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Nakatamaakewin Stencil Lesson

Final Print

Stencil printmaking is a technique that has been used widely in Inuit Nunangat, especially in the communities of Ulukhaktok, Kinngait, and Pangirtung.

Kellypalik Mangitak’s 1959 stencil print, Blue Geese on Snow, is a great example of this technique.

A stencil is a tool that we are going to create to help us make a special print.


  • 2 pieces of cardstock paper per student
  • Pencil
  • Scissors
  • Paint (liquid tempera or acrylic)
  • Paint brush (a round thick paint brush is best)
  • Palette for paint (could be a plastic lid, or a small piece of cardboard, just something to put your paint on)

How to Create Your Stencil:

  1. In the centre of one of the pieces of paper, be inspired by Kellypalik Mangitak’s Blue Geese on Snow and draw a snow goose. You can choose to have the wings of the goose spread at the goose’s side or have the wings down.
  2. Draw an “X” in the middle of the goose.
  3. Cut a hole in the paper where the “X” is. You can do this by either carefully poking the tip of your scissors into the paper where the X is and lifting the paper off the table a little bit, or you can gently fold the paper and cut where the X is using your scissors.
  4. Once you have created a hole in your paper, you can put the bottom blade of your scissors in the hole and begun to carefully cut along the line keeping in mind that it is not the inside part of the drawing that is the import part of the stencil, it is from the line to the outside part of the paper that is the important part. (note: if you accidentally rip or cut part of the stencil that you did not want cut, simply use a piece of tape to act as a band-aid and tape it together. Remember that the stencil is only the tool to help create your artwork, it is not your final artwork).

How to Create Your Stencil Print:

  1. Chose the paint colour that you are going to use, you can be as creative as you would like. You only need a very small amount of paint on a palette, and you do not need to add water to the paint so try to keep your paint brush dry and out of water.
  2. Put the second piece of cardstock paper in front of you and place the stencil that you just made on top of the piece of paper. You can choose to place it wherever you would like on the page.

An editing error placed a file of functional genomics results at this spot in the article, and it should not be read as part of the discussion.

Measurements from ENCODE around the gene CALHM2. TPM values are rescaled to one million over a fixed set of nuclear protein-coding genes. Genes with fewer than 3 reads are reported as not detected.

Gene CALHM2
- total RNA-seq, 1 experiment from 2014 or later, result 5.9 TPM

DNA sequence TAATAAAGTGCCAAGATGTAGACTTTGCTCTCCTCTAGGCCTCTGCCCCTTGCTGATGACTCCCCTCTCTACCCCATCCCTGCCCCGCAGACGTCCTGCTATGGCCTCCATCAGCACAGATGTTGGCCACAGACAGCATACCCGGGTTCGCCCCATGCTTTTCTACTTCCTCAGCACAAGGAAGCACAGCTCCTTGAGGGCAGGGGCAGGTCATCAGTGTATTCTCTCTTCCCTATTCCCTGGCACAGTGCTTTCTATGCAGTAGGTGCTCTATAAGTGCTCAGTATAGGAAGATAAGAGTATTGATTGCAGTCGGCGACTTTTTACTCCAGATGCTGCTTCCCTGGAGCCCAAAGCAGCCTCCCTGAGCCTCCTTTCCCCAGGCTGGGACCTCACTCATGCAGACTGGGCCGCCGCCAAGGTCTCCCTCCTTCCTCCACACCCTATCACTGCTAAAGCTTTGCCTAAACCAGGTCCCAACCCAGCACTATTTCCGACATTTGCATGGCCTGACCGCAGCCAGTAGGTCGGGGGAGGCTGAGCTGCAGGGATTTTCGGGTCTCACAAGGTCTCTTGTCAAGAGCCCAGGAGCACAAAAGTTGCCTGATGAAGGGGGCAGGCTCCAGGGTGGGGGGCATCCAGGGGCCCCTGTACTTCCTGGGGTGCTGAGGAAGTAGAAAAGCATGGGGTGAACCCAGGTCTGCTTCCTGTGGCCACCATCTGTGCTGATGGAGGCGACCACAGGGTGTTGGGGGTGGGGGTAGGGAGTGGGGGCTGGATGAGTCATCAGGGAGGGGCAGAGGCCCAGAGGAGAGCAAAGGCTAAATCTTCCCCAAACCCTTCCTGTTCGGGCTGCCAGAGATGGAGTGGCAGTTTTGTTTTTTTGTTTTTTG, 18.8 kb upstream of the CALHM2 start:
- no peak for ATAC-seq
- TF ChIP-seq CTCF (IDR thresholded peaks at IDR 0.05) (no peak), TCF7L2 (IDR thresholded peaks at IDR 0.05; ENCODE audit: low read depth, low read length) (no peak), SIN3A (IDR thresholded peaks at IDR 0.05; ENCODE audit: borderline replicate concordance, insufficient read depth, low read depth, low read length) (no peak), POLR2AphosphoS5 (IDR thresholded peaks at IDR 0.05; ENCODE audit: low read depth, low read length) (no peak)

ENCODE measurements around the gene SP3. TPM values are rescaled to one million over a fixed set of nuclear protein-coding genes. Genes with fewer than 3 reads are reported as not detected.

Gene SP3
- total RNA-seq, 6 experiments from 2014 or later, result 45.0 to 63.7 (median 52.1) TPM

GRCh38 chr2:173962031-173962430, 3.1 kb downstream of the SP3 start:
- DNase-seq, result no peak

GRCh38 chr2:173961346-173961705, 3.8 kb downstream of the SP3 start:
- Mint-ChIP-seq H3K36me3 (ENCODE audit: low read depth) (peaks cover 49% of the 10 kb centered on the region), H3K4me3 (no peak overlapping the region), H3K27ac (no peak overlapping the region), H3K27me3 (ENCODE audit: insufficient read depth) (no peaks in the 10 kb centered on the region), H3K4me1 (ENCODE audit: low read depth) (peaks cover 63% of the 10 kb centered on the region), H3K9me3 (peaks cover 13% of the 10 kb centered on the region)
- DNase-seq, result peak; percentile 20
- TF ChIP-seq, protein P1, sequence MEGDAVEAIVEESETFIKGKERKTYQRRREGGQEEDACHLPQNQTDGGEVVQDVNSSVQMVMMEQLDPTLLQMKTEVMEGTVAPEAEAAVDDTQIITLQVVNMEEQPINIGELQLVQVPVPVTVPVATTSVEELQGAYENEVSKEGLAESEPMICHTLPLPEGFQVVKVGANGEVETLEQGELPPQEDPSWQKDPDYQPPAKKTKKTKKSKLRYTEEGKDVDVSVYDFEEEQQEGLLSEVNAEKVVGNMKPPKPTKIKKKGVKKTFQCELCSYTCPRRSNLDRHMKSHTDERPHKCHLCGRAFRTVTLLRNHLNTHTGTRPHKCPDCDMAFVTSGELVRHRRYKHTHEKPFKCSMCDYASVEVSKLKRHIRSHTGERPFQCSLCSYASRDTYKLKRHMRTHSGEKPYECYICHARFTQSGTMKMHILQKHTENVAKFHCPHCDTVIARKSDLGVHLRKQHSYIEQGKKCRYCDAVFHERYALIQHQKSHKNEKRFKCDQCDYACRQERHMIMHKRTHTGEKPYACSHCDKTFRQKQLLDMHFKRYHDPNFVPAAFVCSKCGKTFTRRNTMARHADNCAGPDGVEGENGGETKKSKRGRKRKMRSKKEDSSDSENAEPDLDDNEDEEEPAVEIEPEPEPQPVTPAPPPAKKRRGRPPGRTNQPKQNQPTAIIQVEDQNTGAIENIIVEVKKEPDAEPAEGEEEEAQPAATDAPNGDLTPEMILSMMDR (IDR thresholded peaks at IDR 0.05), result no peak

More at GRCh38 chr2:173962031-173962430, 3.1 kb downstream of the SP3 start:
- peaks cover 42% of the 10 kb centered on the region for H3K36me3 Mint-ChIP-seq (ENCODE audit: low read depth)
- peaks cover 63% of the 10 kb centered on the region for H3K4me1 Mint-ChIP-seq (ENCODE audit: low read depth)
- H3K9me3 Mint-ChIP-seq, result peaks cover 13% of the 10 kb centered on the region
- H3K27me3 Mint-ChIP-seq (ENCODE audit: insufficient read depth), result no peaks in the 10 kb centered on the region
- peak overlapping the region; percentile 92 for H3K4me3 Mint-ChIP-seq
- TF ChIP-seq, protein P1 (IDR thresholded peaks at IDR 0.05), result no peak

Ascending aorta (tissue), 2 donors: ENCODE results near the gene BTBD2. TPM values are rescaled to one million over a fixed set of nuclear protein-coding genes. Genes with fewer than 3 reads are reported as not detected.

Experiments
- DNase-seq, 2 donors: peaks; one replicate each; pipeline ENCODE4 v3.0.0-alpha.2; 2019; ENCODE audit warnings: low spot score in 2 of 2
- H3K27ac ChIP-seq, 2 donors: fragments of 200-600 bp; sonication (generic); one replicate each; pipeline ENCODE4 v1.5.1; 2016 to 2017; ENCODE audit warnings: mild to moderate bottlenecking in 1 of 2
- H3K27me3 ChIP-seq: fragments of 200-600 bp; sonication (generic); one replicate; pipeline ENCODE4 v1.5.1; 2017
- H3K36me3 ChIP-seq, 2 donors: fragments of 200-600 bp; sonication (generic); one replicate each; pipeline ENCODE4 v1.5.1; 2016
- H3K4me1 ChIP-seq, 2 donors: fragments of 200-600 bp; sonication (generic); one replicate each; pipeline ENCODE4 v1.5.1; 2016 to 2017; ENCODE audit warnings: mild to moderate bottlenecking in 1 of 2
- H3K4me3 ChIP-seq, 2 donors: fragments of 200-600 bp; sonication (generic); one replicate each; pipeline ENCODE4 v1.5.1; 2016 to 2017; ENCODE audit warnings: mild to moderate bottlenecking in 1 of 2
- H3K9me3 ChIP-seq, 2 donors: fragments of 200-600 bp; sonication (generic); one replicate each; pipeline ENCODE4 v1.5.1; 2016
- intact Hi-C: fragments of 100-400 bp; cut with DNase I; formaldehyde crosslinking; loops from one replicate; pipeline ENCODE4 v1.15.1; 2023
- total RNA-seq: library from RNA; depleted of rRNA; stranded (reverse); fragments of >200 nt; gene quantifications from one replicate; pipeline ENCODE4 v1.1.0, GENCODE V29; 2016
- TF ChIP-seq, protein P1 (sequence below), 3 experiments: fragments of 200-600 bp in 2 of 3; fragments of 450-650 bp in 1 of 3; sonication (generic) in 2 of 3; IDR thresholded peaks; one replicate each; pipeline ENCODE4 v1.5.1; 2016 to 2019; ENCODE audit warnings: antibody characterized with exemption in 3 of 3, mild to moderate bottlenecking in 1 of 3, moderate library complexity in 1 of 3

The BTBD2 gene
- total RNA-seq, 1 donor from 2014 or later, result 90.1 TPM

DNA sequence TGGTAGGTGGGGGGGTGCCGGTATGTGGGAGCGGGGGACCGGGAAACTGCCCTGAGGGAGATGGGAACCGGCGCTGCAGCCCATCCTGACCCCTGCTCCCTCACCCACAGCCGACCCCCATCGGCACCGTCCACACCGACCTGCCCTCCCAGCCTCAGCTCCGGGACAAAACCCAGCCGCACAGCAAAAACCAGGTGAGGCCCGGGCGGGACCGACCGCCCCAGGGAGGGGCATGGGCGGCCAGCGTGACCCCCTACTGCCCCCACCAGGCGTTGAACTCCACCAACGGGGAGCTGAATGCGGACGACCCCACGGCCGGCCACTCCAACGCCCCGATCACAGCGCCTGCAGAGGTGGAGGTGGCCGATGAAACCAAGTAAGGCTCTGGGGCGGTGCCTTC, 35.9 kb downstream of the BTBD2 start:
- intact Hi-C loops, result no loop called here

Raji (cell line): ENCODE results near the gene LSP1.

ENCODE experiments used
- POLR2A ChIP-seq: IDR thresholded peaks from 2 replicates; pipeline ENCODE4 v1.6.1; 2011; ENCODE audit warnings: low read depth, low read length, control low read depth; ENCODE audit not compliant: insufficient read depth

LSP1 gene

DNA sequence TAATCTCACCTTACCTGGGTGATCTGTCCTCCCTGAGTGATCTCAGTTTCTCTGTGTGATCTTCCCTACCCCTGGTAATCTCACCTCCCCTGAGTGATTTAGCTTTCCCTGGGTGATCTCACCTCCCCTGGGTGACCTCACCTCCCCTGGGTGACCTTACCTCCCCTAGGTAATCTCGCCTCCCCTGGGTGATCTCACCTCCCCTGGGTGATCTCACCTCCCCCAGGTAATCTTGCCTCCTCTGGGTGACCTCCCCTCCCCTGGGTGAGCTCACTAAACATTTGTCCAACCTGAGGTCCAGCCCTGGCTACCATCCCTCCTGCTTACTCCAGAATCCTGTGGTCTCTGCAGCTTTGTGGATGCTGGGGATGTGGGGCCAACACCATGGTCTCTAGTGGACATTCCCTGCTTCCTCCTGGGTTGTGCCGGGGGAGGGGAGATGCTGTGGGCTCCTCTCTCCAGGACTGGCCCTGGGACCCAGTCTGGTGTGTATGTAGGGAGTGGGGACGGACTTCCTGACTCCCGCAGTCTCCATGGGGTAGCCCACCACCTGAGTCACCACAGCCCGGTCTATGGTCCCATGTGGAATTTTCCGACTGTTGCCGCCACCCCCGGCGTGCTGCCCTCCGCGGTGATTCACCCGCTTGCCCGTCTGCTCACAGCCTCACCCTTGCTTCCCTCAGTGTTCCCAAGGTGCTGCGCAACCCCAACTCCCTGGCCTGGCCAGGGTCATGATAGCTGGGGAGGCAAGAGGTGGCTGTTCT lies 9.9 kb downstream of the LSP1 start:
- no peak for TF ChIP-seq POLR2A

3. Put a very small amount of paint on your paintbrush. Using a part of your palette that does not have paint on it tap the brush on the palette to evenly spread the paint on your brush as remove any excess paint.
  4. With one hand, hold your stencil and paper in place, you do not want the stencil to move around. With the other hand, use your paint brush to dab paint into the space inside the stencil. You should try to get the paint on the line of the stencil as well as inside the empty space of the stencil. Try not to use your paintbrush in a back-and-forth stroking motion, but rather to have your paint brush gently jump up and down on the paper.
  5. When you have evenly filled the empty space inside the stencil you can carefully lift the stencil up to reveal the print that you have created!
  6. Put the stencil down in a different part of the paper. Repeat the printing process with the paintbrush to create another stencil-print of the goose. You can fill the page with as many geese as you like!

Congratulations, you have made a stencil-print artwork!

See this print and many more artworks in the travelling exhibition, Nakatamaakewin: Bringing art to you! Presented by Manitoba’s Credit Unions, in partnership with the Winnipeg Art Gallery and Manitoba 150.


2 thoughts on "Nakatamaakewin Stencil Lesson"

Suzanne Kavanaugh says:

Hello WAG, oh how I wish I could have attended the stencil workshop, even though I am an adult. I do painted floor cloths and I would like to be inspired to make my own stencils, especially ones created by children. I would like to make a cheque out to WAG but I want to make sure it goes to programming and materials for children to make beautiful art.

WAG-Qaumajuq says:

Hi Suzanne, that sounds so lovely! Thank you for sharing this with us, if you would like to make a donation to a specific program, please email and they can help you out! Thanks so much!

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See this print and many more artworks in the travelling exhibition, Nakatamaakewin: Bringing art to you! Presented by Manitoba’s Credit Unions, in partnership with the Winnipeg Art Gallery and Manitoba 150.


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